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USA 1982
Directed by
Taylor Hackford
124 minutes
Rated M

Reviewed by
Bernard Hemingway
2.5 stars

Officer And A Gentleman, An

Although Taylor Hackford’s film is well-enough made it is hard to see why it has the near legendary status it has, other than the fact that it taps into the same vein of heroic self-affirmation as another much admired, in its motherland at least, pop cultural icon, Rocky. Although it is demographically enhanced somewhat from Stallone’s mean streets setting, in essence both films follow the familiar trajectory of a loner who becomes a better man thanks to lots of push-ups and the love of a good woman.

The Stallone role is taken by the much more appealing Richard Gere who as Zack Mayo signs up to Naval Aviation Officer Candidate School in order to become a fighter pilot, so to realize a childhood dream but also to prove to his useless, whoring, alcoholic father (Robert Loggia) that he can be someone.  Talia Shire’s Adrian is replaced by Debra Winger’s Paula, a feisty local factory girl.  After a lot of basic training under watchful eye of  the familiarly hard ass drill instructor, Sgt Foley (Louis Gossett Jr.) with not a hint of Full Metal Jacket disaffection to be seen, a few laughs, a few tears, Rocky and Adrian, sorry, Zack and Paula fall into each other arms to the stirring strains of the Joe Cocker and Jennifer Warnes hit “Up Where We Belong“ and you’re done.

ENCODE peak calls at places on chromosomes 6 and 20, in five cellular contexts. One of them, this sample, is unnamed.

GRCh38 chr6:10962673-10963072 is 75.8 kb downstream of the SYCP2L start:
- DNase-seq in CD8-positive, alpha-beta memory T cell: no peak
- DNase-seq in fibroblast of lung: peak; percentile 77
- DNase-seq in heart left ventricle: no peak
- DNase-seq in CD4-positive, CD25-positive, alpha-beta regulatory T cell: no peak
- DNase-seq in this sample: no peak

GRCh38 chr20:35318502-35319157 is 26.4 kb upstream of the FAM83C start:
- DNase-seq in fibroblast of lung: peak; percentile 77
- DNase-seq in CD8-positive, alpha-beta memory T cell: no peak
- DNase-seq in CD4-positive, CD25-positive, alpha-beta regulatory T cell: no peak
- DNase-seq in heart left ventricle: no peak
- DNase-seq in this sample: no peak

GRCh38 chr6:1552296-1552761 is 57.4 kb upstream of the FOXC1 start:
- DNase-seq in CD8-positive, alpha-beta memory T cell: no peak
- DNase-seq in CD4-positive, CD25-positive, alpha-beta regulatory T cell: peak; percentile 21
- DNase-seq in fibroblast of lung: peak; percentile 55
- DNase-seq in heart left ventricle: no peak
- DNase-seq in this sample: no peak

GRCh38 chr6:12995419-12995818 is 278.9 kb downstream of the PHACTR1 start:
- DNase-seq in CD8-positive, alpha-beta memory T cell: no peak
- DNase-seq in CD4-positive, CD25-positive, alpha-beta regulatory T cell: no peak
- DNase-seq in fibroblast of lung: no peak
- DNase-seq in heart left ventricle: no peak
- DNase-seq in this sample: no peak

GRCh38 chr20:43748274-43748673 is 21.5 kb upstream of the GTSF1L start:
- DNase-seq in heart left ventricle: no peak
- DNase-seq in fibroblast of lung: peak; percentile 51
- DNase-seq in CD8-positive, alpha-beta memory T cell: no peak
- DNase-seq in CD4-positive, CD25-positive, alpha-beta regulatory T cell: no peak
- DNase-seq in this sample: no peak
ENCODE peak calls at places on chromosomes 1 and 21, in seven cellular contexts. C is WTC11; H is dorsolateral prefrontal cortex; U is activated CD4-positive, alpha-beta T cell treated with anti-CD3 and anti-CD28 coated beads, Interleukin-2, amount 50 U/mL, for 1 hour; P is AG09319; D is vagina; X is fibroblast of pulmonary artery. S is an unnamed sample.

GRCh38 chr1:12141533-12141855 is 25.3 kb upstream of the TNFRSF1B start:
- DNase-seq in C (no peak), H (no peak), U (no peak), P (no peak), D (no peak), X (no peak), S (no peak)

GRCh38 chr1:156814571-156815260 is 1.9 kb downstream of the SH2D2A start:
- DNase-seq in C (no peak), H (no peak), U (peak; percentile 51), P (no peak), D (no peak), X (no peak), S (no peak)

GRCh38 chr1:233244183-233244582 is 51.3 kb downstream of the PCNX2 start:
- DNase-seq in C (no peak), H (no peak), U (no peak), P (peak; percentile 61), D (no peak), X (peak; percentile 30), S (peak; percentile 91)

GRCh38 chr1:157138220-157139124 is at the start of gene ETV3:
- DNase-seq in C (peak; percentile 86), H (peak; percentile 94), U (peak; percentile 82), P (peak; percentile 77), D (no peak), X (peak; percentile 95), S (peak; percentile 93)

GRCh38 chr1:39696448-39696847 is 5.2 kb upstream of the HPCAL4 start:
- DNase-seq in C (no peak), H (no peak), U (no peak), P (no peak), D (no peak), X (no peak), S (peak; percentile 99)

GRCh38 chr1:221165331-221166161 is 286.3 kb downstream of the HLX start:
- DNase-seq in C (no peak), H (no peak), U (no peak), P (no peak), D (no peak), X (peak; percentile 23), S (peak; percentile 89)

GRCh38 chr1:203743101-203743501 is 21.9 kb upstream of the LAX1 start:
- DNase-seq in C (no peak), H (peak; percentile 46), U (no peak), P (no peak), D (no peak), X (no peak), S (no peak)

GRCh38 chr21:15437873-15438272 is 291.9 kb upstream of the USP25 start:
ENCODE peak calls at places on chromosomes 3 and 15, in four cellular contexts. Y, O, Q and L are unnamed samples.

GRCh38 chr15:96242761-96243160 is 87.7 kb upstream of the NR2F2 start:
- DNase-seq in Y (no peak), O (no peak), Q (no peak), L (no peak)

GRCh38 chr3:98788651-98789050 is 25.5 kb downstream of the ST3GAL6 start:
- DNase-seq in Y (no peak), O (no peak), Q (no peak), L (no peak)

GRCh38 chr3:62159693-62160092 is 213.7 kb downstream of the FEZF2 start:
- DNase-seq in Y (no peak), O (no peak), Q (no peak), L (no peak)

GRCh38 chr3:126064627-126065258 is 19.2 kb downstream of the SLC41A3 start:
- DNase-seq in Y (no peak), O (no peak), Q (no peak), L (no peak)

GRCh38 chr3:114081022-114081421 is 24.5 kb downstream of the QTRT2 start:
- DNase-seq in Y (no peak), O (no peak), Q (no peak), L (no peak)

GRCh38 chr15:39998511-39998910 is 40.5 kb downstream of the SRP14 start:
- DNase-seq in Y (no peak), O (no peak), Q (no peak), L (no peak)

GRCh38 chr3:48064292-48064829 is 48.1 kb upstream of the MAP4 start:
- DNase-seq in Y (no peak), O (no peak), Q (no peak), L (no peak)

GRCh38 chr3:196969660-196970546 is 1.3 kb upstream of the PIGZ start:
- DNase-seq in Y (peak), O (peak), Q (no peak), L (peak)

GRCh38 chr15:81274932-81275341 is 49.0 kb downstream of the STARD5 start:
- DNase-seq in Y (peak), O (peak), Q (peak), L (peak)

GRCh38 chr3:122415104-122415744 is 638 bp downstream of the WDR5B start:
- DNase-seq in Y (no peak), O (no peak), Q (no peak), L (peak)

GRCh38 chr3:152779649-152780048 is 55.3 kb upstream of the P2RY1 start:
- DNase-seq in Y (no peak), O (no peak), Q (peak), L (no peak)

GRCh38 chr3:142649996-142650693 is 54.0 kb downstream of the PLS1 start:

To its credit the film is for the time remarkably honest in its depiction of sexual relations and these, including a sub-plot involving the closest friends (David Keith and Lisa Blount) of the main couple give it more dramatic, if not exactly nuance, then variety but An Officer And A Gentleman is still, in brief, Rocky Lite.




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